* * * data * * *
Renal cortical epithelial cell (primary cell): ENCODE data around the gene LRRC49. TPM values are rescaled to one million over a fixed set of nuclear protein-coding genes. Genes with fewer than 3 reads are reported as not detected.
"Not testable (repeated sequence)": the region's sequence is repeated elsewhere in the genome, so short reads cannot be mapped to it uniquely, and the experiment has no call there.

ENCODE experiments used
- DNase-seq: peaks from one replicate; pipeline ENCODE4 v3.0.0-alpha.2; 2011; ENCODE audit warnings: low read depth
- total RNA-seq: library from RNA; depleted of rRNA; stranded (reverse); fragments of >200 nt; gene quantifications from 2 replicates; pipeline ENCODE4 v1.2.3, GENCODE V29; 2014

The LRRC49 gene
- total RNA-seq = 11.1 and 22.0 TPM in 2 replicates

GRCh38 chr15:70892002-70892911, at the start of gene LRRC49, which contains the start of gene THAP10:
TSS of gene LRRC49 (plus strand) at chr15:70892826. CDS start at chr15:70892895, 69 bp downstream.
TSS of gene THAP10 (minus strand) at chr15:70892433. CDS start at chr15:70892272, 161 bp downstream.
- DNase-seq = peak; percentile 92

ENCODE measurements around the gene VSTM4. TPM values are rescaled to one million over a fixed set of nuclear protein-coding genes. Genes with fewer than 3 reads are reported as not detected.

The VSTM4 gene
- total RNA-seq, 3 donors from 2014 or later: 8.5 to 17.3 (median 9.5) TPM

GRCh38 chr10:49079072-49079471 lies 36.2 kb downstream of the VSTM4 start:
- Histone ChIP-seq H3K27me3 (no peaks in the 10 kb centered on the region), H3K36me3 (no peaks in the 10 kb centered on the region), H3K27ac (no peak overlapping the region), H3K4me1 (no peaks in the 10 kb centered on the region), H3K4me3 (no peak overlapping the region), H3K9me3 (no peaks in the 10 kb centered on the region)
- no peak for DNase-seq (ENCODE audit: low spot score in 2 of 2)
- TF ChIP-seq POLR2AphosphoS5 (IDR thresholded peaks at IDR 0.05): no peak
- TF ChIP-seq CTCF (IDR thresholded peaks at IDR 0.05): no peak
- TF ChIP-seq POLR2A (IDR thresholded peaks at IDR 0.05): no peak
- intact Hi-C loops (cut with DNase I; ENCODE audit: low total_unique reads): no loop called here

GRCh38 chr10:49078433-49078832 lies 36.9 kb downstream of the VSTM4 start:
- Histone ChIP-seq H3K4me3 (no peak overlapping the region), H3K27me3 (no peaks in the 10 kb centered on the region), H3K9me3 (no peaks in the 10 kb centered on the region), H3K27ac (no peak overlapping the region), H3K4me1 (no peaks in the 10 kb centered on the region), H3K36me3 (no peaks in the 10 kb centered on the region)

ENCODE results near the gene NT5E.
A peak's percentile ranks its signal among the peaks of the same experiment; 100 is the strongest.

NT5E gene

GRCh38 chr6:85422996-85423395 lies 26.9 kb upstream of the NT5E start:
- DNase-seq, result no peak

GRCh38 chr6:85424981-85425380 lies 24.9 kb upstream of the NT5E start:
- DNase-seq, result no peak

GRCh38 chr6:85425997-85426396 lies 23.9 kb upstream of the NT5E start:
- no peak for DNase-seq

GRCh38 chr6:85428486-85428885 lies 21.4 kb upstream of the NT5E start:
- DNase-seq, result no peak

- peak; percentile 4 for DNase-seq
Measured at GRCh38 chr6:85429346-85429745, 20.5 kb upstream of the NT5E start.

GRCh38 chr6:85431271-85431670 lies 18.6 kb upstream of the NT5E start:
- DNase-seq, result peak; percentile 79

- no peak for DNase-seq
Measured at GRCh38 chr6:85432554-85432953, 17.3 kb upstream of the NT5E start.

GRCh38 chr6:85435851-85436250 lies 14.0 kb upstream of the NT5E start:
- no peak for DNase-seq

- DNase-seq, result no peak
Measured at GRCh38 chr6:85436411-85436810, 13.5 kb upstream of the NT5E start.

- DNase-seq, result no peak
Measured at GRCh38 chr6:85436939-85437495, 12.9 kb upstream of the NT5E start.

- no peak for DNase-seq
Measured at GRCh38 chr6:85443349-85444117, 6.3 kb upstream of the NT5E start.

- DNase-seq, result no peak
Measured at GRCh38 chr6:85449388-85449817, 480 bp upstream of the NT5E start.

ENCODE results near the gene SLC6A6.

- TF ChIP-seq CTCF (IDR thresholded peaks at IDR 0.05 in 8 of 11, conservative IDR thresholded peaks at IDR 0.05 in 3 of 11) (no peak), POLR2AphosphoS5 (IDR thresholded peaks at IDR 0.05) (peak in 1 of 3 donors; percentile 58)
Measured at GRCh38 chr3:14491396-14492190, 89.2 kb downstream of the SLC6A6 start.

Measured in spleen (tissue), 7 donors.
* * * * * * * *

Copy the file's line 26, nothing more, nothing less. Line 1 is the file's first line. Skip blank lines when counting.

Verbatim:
NT5E gene